The Texas Second Court of Appeals has denied an appeal to a District Court judge's ruling over the special election, which will let voters decide whether to remove or keep red light cameras in Arlington.

Attorney Andy Taylor filed a writ of mandamus and emergency motion for temporary relief to the Court of Appeals Friday on behalf of Arlington resident Jody Weiderman, said Robert Fugate, assistant attorney for City of Arlington.

On March 3, Tom Lowe, 236th District Court judge, dismissed a lawsuit filed by Weiderman against the City of Arlington that would have prevented the vote on red light cameras.

“What they were asking for is to force the trial court judge to hear the case,” Fugate said. “The trial court had already dismissed the case because the judge found that he didn’t have the authority to consider a challenge to the election.”

Fugate said the Court of Appeals most likely denied the appeal because there are four other Texas Supreme Court cases that say the judge made the proper decision.

“After the court of appeals we’ll go to the Supreme Court,” Taylor said in an interview March 3. “This case provides an excellent opportunity to make law, and we’re going to try to accomplish that result. What motivates us here is the fact that we believe in the program, the fact that it saves lives, the fact that it decreases accidents. Nobody has the constitutional right to run a red light.”

Kelly Canon, Arlington Tea Party vice president, presented a petition to remove red light cameras to the City of Arlington on Jan. 20 with more than 5 percent of registered voters' signatures.

Arlington registered voters will be able to vote to remove or keep red light cameras May 9 because of this petition.

The writ of mandamus said nowhere in the Arlington City Charter do the residents of Arlington have any right of citizen initiative or referendum, which is an event where the people vote for or against a law. By state law, the petition gathered enough signatures to require Arlington City Council to put the amendment on the May 9 election ballot, said Jay Warren, City of Arlington marketing communications manager.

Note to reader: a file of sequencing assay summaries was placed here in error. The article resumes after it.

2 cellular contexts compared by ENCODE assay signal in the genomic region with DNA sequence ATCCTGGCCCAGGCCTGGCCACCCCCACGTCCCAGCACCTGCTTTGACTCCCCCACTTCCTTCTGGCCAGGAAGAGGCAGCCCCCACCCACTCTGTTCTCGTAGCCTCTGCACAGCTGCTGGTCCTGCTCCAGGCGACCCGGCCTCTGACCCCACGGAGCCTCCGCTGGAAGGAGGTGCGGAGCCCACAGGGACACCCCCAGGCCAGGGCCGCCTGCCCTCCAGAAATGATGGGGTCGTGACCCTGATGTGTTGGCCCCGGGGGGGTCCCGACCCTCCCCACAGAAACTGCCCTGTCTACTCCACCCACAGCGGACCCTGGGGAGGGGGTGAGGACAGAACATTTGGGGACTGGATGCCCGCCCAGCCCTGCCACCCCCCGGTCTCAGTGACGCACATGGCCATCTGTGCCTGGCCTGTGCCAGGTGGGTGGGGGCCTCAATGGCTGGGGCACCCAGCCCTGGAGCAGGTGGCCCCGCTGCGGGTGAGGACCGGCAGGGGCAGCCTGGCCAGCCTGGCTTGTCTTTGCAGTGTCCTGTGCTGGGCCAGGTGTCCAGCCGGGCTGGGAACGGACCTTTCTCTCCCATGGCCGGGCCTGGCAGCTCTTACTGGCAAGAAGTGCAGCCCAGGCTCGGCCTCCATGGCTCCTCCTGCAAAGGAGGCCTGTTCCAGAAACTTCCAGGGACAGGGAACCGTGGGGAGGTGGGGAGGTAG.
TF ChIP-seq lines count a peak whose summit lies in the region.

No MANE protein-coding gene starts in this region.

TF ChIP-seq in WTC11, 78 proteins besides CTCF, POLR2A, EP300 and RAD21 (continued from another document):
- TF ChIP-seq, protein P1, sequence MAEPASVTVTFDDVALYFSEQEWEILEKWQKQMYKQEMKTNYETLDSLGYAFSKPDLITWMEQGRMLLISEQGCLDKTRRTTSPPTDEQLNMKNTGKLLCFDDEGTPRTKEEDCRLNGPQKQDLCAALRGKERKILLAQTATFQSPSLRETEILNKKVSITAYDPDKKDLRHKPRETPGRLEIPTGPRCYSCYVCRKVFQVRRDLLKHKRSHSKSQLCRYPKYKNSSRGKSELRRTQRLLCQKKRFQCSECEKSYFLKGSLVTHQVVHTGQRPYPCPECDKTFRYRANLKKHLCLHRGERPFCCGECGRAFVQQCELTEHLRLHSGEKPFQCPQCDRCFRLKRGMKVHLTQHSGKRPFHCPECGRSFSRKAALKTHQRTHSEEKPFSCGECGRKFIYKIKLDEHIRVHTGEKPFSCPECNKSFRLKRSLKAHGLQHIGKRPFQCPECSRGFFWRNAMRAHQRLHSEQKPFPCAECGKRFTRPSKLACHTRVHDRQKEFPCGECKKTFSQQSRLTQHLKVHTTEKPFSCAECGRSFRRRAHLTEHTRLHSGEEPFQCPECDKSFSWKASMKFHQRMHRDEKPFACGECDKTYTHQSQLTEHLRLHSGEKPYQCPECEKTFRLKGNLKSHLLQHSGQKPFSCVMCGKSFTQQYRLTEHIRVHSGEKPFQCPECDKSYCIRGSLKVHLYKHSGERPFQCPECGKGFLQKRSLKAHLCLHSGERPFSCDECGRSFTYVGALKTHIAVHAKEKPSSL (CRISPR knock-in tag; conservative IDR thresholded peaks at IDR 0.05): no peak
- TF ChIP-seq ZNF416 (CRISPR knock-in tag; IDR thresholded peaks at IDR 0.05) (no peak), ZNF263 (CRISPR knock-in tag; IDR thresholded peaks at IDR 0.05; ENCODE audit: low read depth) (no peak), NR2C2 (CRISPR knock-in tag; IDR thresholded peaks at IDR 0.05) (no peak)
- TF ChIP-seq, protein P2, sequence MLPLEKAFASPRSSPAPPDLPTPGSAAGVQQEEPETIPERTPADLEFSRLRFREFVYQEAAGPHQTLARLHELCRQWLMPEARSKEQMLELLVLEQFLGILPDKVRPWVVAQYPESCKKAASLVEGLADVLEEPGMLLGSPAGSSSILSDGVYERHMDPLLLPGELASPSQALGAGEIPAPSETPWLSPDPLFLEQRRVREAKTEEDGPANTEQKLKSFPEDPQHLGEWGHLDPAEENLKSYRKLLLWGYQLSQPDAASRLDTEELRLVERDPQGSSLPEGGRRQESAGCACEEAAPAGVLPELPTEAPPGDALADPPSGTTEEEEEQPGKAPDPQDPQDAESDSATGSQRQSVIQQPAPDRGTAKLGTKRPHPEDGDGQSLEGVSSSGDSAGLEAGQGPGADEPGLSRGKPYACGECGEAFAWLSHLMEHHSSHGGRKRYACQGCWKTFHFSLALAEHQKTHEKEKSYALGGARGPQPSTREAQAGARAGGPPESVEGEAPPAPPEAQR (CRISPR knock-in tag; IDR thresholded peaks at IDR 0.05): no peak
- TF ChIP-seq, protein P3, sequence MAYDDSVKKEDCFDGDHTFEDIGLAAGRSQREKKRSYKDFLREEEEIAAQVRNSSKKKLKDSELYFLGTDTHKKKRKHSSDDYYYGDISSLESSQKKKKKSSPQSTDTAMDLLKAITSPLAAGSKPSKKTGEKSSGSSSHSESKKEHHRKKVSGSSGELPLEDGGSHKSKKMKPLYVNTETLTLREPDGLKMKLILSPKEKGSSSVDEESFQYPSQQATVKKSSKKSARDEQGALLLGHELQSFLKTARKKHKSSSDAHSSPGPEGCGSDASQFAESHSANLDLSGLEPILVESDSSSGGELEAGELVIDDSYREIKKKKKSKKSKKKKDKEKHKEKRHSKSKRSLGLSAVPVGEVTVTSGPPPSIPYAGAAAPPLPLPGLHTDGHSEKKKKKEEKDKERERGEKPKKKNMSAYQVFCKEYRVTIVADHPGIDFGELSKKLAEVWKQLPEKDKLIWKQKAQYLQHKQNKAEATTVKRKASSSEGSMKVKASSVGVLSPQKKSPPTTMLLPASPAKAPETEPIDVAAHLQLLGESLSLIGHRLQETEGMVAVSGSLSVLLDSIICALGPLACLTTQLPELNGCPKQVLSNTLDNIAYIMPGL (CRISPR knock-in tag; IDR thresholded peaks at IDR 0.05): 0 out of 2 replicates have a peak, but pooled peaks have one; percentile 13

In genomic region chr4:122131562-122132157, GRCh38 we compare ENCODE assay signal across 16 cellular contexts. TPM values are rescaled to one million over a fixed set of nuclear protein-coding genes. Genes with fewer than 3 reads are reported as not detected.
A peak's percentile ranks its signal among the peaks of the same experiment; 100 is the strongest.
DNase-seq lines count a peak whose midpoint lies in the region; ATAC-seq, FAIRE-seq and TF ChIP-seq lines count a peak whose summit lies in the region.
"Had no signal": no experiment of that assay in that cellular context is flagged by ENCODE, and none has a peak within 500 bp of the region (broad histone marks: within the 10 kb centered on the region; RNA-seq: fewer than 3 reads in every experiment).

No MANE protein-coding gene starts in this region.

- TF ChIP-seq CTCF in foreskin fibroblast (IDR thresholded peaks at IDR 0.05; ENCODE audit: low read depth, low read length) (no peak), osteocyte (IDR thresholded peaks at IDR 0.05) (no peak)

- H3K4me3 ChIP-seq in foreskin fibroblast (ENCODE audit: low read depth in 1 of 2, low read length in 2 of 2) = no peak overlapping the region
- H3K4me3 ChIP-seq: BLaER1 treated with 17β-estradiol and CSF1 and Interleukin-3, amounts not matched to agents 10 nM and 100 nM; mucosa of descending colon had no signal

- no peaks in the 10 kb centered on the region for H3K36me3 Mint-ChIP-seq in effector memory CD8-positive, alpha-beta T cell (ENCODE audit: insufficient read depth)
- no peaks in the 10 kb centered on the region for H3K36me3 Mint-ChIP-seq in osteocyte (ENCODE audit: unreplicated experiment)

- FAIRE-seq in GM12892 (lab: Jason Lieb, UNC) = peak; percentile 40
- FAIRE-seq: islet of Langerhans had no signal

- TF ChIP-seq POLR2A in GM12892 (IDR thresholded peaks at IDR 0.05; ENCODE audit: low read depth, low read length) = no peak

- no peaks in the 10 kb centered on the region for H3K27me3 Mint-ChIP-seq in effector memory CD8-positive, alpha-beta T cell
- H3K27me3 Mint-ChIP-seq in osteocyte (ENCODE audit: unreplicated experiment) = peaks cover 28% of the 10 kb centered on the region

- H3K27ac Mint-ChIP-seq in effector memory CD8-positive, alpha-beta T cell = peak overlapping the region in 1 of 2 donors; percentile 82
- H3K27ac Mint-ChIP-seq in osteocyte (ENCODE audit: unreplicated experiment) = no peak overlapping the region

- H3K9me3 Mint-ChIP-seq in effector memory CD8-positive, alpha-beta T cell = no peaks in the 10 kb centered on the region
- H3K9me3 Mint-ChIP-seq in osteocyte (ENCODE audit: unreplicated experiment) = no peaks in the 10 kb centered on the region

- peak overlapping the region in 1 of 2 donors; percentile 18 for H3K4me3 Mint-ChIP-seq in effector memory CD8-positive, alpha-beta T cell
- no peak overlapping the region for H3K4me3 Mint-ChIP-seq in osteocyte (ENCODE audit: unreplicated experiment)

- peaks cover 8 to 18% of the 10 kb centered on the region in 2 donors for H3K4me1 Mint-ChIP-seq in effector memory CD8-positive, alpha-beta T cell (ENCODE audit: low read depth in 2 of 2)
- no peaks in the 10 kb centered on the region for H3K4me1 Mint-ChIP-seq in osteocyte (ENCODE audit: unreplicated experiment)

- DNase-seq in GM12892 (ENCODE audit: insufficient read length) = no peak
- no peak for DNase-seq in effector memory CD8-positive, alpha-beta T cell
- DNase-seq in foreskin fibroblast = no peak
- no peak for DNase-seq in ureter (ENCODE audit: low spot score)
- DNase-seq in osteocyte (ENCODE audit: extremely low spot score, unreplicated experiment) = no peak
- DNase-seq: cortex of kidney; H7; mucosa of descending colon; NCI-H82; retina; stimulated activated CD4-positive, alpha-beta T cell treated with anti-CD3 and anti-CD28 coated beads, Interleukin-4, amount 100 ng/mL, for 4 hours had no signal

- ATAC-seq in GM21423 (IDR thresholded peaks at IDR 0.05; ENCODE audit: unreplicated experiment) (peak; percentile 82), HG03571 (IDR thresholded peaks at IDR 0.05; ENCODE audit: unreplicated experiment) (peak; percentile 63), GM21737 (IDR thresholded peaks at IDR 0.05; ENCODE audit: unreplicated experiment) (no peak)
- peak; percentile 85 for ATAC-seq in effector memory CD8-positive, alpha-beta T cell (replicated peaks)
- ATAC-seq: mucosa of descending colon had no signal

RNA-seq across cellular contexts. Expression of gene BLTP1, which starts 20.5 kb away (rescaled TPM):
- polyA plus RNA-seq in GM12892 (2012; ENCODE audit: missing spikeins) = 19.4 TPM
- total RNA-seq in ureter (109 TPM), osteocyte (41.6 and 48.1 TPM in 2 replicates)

“We legated this identical issue five times,” Taylor said in a previous interview. “Each and every one of the five occasions the judges held that this type of election is not valid. I’ll give you the best example, in the city of Houston they, just like the city of Arlington, over our objections, over our warnings, they had that election and people voted, and then we went to court and we obtained a ruling from that court that the entire election was void as a matter of law.”

Taylor filed the emergency motion for temporary relief to block any action of the election moving forward, Fugate said. The relief stated the election is illegal and will use Arlington taxpayer money. The appeal also stated it is important to grant the relief to stop the election because ballots will likely be mailed to overseas voters as early as today. Fugate said the special election will not cost extra taxpayer money because a city council election will be held anyway.

“To stop the ballots to be mailed or printed out – that was their goal,” Fugate said. “The reality is there is already going to be an election for the council members. There is not going to be any additional cost to the taxpayers for this special election.”

The writ of mandamus also stated the election is void because Mayor Robert Cluck did not personally sign the ordinance to add the amendment to the ballot, but a city secretary office staff stamped his signature.

Fugate said the election hasn’t happened yet, so no matter the argument the issue cannot be decided in court yet.

“You just can’t hear any of it,” he said. “It doesn’t matter because it hasn’t happened yet. No matter what your challenge is you can’t hear it at this time”

Taylor said in a previous interview that instead of waiting until the election is thrown out in court they’re trying to stop it before voters on either side of the issue get invested in the outcome.

“Rather than doing it on the back end we’ve been suggesting that we do it on the front end,” Taylor said. “And that is if you can’t validate to call an election then don’t call it.”

Canon said that Taylor, who has represented American Traffic Solutions in other lawsuits, used Jody Weiderman as a surrogate to file the suit. Weiderman was not a registered voter when the lawsuit was filed and did not know who one of the attorneys representing him was.

“I’m very happy that the appeal was denied,” Canon said. “I would call it an act of desperation for them to file that. They’re throwing everything at the wall to see what sticks. And so far nothing has stuck. I’m very happy.”


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